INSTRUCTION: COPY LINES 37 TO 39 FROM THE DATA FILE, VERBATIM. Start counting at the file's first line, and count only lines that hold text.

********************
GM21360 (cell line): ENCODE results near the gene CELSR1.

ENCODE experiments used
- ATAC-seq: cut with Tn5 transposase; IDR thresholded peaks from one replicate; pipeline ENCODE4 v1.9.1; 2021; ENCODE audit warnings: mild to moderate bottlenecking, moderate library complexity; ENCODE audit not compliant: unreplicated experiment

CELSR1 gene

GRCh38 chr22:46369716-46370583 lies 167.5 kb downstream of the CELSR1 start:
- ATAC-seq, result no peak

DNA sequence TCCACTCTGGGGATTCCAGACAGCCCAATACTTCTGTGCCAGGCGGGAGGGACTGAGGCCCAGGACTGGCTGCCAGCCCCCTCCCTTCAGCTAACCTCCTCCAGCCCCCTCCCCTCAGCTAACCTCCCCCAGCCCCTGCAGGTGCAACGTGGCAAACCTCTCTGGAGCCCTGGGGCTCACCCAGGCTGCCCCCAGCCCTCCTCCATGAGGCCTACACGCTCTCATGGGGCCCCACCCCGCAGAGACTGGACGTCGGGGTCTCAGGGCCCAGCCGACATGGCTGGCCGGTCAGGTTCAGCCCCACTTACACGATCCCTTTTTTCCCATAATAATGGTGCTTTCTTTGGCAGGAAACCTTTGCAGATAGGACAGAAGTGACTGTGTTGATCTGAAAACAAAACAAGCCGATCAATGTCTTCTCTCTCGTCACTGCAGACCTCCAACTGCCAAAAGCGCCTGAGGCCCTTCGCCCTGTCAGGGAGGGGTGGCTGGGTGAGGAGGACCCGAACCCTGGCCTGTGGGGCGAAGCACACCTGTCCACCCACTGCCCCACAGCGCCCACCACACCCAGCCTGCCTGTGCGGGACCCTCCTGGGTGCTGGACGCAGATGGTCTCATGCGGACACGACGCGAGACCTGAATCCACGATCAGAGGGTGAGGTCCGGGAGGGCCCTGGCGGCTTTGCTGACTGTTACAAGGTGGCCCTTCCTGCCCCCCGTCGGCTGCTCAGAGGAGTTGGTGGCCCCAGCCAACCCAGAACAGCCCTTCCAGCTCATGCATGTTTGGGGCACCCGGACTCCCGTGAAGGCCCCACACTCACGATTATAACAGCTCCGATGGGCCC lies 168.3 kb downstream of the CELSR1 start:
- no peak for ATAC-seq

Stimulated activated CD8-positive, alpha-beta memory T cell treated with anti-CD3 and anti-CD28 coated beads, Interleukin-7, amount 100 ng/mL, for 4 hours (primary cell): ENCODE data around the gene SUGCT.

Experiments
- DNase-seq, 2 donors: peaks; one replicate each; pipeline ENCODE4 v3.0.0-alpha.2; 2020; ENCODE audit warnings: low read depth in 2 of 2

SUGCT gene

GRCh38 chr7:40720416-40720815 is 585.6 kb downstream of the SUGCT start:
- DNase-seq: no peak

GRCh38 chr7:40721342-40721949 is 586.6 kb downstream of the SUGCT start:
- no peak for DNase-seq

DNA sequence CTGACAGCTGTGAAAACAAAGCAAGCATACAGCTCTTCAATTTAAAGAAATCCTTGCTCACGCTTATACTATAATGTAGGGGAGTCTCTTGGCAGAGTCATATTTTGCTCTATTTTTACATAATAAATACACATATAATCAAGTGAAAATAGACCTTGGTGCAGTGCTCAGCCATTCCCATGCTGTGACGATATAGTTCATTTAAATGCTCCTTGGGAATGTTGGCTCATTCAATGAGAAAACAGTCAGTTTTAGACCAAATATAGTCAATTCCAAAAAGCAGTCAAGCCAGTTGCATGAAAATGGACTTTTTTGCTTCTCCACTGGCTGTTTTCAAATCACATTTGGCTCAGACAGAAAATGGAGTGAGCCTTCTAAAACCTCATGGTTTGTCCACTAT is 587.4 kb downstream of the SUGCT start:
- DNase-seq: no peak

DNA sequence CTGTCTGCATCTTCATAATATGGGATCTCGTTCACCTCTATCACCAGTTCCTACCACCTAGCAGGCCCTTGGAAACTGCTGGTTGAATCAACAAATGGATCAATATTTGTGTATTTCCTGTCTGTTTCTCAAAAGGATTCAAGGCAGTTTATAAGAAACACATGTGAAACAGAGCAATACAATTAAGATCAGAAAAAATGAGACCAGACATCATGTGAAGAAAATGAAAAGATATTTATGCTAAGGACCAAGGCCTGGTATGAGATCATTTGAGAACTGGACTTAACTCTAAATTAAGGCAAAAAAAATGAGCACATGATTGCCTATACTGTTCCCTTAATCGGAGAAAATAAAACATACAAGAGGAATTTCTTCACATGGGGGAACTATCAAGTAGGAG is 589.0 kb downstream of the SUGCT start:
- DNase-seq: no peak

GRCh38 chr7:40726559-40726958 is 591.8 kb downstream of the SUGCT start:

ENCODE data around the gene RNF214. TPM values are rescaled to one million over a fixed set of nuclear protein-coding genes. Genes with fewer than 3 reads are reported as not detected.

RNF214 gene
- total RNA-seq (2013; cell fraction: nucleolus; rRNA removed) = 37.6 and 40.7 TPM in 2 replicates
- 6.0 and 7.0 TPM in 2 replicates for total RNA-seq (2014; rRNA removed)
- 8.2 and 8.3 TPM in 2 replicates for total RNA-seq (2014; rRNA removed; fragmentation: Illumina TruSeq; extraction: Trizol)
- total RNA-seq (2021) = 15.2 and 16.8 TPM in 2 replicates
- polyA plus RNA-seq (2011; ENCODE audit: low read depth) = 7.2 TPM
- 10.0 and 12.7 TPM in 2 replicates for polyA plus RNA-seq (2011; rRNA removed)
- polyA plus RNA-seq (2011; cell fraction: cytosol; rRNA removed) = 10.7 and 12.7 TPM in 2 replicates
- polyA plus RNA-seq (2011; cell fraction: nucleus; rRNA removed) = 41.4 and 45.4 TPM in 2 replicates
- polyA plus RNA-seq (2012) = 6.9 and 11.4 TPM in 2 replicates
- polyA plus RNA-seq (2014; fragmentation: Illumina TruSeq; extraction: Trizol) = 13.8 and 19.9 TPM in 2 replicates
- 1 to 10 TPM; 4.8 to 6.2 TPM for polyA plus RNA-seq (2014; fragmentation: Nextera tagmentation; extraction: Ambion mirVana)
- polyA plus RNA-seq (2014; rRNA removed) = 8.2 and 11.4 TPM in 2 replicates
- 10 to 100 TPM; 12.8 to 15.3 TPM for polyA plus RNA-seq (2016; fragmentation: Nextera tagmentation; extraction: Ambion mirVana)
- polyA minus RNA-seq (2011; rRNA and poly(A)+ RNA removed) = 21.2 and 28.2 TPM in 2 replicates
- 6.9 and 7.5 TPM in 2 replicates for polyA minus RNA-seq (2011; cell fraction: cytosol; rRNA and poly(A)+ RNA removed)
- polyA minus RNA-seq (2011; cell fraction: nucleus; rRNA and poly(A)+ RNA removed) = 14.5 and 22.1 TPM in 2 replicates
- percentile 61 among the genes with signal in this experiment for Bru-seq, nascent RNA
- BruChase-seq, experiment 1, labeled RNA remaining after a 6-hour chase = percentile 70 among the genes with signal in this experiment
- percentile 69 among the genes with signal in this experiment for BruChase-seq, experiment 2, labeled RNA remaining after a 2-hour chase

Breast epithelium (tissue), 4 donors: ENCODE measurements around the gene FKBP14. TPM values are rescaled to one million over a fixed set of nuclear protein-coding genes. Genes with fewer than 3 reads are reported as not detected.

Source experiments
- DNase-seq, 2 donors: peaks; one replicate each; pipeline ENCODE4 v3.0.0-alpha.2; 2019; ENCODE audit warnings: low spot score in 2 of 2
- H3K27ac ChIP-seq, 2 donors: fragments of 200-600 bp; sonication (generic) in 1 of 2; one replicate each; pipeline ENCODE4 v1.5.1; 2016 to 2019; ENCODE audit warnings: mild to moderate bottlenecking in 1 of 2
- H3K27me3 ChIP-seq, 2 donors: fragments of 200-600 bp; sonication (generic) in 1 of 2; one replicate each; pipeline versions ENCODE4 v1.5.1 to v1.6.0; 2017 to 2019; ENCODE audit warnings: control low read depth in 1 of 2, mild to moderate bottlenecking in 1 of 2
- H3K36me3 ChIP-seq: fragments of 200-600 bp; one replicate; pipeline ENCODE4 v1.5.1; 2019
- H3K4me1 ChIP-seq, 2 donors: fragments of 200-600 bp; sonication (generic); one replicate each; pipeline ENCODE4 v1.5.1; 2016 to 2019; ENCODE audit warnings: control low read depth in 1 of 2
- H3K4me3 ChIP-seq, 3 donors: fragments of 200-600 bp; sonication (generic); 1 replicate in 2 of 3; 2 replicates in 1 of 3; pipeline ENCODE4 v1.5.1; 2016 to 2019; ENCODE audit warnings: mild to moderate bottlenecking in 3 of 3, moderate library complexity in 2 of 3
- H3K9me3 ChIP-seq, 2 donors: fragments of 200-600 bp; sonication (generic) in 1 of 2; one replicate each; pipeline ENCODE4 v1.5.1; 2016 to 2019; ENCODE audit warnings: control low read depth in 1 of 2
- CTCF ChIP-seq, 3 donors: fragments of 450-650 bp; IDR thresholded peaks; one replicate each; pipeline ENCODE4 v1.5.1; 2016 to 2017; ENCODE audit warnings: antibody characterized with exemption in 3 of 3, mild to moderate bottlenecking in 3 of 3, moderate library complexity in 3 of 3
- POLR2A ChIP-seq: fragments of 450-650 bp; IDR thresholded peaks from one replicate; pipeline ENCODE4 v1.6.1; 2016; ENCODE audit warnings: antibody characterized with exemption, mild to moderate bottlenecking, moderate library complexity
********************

- polyA minus RNA-seq (2011; rRNA and poly(A)+ RNA removed) = 21.2 and 28.2 TPM in 2 replicates
- 6.9 and 7.5 TPM in 2 replicates for polyA minus RNA-seq (2011; cell fraction: cytosol; rRNA and poly(A)+ RNA removed)
- polyA minus RNA-seq (2011; cell fraction: nucleus; rRNA and poly(A)+ RNA removed) = 14.5 and 22.1 TPM in 2 replicates